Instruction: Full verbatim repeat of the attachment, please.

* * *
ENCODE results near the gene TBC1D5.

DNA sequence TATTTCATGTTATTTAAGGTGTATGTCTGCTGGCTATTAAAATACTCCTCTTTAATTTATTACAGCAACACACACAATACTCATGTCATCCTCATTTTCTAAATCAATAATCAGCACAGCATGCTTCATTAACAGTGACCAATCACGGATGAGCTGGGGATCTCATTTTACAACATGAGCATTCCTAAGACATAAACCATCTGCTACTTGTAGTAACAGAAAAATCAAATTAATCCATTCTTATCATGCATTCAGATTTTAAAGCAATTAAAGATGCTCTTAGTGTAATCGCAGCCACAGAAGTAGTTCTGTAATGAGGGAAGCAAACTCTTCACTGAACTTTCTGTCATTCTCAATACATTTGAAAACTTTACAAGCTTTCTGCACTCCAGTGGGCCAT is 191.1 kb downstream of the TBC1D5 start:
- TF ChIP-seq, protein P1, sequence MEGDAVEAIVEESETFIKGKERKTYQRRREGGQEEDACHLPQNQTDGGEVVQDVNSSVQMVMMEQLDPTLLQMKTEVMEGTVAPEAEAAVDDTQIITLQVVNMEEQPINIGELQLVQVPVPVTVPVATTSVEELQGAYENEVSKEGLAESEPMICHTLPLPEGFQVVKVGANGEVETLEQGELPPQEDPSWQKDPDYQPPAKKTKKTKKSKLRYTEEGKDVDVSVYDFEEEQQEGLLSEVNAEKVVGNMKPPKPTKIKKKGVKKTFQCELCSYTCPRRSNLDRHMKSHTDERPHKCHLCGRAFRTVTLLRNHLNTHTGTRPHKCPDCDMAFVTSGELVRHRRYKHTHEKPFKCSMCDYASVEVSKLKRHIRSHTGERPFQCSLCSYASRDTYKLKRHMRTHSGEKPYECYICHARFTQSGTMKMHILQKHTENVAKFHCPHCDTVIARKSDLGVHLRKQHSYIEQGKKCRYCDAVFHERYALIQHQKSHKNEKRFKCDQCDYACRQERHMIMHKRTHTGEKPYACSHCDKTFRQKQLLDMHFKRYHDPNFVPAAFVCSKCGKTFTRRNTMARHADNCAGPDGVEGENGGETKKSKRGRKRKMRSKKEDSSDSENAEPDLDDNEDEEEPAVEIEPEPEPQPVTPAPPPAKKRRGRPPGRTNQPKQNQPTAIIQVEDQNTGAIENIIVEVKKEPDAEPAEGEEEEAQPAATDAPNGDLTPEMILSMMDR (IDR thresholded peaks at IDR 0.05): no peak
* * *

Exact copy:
ENCODE results near the gene TBC1D5.

DNA sequence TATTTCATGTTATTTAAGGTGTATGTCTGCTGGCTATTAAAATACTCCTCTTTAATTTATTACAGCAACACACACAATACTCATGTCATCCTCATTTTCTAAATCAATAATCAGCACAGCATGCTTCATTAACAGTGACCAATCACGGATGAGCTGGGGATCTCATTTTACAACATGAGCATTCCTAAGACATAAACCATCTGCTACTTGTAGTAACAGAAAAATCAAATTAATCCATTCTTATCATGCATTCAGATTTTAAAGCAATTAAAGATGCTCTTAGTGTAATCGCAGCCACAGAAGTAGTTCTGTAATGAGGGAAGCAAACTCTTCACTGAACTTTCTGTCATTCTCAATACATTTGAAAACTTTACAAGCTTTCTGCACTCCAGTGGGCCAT is 191.1 kb downstream of the TBC1D5 start:
- TF ChIP-seq, protein P1, sequence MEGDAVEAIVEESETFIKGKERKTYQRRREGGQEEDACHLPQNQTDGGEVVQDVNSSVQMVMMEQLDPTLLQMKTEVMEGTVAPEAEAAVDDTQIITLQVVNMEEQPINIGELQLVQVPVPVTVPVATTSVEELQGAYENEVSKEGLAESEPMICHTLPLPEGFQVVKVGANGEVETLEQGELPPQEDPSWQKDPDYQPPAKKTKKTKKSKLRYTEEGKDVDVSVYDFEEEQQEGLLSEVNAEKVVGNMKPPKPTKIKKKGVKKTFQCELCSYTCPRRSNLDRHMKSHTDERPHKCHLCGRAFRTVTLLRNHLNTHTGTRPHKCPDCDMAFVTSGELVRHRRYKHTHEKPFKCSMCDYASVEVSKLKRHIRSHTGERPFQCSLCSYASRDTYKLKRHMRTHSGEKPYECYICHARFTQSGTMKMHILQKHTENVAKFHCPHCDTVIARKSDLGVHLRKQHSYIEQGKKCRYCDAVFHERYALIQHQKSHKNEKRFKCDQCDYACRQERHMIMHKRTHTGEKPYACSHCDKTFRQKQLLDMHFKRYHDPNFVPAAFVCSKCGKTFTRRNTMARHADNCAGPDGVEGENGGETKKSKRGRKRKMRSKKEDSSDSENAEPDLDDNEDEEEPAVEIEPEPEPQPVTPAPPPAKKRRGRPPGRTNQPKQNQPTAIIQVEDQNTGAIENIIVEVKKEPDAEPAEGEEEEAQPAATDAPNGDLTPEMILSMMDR (IDR thresholded peaks at IDR 0.05): no peak